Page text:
Eight thousand five hundred ninety-nine public housing blocks had resale transaction data in the last 2 years (2019 and 2020). We matched this data to the open SHI dataset using the building address and calculated the median resale price over the 2 years. The boxplots of median log resale price, stratified by the SHI for each building, are shown in Fig. 4. There is a clear monotonically increasing relationship between the SHI of a building and the overall resale prices.

Fig. 4
figure 4

Boxplots of Median Log Resale Price at Different SHI Levels


In this paper, we described a method of using open data to obtain the SHI of an individual based on their address or postal code. We provided example Python code in the Google CoLaboratory environment for other researchers to replicate the workflow and to demonstrate use of the respective open data APIs. These software tools are all open source and free to use. An SHI dataset created by this method can be readily linked with clinical datasets via the postal code or address, with the merged dataset subsequently utilized for data analysis.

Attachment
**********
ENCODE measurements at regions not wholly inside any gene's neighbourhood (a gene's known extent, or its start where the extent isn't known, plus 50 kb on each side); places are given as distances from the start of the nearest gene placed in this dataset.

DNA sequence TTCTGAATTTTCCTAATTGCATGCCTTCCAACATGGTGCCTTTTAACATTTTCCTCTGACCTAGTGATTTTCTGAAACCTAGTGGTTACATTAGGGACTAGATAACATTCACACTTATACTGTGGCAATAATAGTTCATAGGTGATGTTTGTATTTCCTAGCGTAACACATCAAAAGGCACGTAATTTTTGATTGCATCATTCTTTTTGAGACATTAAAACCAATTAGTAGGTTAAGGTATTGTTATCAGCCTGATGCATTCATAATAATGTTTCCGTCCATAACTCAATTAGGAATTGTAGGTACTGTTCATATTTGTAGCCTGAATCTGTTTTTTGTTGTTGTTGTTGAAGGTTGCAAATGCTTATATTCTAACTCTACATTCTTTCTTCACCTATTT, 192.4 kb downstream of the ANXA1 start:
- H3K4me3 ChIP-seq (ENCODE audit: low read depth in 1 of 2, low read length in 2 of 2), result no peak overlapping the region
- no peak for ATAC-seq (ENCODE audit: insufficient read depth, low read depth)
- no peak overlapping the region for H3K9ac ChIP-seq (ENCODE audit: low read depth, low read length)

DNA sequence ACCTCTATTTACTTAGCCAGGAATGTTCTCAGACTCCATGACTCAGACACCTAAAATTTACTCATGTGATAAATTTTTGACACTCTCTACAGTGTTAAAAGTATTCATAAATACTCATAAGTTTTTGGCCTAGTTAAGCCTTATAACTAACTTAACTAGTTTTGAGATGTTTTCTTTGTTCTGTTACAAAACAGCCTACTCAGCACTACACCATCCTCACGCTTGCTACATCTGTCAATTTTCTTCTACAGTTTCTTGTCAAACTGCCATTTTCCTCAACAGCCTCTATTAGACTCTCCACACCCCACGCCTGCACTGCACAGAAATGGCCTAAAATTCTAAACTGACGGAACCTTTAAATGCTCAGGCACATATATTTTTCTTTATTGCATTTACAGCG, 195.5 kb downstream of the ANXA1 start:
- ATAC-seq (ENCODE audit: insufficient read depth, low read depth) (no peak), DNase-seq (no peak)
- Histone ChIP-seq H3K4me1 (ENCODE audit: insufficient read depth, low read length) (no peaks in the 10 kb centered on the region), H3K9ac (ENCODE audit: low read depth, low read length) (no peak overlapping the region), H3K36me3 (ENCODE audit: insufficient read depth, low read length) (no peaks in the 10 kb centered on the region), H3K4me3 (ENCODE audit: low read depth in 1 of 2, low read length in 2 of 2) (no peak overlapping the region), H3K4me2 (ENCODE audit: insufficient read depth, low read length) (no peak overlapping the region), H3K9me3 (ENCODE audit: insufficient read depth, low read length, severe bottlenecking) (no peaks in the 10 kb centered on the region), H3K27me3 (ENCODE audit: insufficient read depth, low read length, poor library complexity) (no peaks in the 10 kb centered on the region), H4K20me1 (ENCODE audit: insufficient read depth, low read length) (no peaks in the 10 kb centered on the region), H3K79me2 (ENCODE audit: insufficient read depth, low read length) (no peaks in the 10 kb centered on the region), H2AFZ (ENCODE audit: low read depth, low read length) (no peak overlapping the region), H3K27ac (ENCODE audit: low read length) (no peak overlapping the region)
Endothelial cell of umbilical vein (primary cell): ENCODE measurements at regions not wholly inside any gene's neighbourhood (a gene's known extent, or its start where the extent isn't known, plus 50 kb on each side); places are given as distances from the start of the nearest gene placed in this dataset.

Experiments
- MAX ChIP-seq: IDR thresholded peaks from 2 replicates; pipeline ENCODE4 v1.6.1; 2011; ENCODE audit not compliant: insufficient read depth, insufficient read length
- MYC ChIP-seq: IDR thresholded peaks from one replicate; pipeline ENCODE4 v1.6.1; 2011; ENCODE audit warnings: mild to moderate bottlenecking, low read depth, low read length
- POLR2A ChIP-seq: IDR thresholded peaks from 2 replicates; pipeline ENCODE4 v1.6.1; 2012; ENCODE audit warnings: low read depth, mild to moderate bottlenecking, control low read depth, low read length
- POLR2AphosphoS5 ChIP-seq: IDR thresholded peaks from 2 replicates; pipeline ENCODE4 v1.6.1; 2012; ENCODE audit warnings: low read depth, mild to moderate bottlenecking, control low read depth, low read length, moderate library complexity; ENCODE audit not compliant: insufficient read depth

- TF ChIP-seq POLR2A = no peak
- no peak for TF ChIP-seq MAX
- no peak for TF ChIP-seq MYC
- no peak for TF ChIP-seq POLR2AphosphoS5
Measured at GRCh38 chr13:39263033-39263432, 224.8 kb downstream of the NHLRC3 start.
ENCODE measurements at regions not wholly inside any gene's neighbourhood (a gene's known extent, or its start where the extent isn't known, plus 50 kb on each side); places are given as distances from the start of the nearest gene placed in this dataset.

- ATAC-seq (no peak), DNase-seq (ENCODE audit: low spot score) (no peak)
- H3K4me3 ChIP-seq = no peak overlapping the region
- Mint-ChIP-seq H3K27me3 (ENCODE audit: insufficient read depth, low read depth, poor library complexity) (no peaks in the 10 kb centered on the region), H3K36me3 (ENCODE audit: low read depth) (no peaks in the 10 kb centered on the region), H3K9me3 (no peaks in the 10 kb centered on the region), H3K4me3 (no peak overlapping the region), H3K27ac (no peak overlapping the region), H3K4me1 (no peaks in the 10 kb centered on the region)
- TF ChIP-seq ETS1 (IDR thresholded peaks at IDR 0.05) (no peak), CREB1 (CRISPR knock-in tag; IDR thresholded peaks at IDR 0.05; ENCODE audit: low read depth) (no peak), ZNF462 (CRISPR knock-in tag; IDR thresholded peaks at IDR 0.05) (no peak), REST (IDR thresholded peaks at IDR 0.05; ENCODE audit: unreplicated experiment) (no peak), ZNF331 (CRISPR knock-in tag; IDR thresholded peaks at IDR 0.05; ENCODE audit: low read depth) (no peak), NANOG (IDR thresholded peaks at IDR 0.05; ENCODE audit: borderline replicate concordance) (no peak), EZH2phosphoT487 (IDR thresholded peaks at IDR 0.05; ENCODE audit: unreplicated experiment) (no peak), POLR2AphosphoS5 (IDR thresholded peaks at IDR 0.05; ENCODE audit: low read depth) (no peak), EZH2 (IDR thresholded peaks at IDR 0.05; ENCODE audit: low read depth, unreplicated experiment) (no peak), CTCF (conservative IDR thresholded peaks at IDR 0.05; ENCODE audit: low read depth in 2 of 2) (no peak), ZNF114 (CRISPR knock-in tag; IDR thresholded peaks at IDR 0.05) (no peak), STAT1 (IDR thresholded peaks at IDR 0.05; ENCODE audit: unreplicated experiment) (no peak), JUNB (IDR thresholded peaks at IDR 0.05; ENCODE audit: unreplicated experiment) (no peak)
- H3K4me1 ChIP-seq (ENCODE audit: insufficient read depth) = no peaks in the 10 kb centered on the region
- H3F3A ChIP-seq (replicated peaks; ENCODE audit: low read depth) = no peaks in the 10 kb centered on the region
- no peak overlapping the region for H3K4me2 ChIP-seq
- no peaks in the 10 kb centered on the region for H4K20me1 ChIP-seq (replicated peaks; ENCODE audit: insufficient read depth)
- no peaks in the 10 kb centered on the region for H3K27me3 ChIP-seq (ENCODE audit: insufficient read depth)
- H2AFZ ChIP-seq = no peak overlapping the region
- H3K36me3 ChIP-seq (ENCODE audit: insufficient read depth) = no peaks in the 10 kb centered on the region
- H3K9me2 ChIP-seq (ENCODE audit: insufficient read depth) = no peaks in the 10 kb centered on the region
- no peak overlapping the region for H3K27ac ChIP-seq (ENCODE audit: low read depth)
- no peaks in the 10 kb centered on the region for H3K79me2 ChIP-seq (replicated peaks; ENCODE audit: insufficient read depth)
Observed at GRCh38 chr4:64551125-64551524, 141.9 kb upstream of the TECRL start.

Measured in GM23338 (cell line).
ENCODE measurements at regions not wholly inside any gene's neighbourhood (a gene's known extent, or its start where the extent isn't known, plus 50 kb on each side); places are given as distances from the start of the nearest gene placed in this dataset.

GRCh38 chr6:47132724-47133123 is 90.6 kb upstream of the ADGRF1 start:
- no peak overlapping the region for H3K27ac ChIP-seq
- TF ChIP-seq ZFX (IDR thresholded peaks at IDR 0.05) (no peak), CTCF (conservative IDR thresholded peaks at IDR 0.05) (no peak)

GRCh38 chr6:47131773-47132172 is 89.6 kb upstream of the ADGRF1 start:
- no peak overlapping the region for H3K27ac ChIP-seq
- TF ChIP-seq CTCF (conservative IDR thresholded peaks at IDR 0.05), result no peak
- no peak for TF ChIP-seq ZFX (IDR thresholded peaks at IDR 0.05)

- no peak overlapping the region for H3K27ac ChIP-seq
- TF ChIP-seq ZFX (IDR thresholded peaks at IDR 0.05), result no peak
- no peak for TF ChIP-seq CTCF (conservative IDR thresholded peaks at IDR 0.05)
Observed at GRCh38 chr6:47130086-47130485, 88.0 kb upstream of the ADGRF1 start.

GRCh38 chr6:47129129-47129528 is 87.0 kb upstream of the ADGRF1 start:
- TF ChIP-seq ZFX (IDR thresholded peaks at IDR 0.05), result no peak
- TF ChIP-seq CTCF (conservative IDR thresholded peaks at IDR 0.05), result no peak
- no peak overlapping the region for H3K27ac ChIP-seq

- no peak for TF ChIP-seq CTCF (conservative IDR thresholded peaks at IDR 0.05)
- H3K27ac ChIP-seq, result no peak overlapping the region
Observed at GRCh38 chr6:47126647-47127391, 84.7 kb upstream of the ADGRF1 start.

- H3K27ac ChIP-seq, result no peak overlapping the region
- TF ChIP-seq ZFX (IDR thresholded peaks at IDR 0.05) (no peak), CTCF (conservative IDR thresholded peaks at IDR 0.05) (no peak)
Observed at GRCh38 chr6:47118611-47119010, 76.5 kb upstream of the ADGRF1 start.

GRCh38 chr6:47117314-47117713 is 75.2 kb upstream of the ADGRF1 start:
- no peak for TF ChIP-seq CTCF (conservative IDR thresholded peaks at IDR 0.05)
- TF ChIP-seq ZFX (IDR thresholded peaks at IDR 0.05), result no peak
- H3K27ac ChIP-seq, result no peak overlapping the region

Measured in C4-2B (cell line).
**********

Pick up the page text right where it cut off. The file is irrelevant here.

Previous local healthcare research has successfully leveraged public data [32,33,34,35]. In describing these methods, we hope to increase awareness of the use of open data APIs, which have the advantages of convenience of use, containment of research costs, and better comprehensiveness in the case of government sourced open data. Specifically, we document in this paper how a tool used to estimate area-level SES (i.e. the SHI) can be determined using freely available open data, without the need to incur research costs as was previously necessary. We also note that usage of APIs in this context improves recency, and reduces chance of error as no human curation is required. In this study, we discovered a small number of cases where a wrong SHI had been assigned in the original dataset, presumably due to human error. Overall, we anticipate that this method described may benefit health services and epidemiology researchers.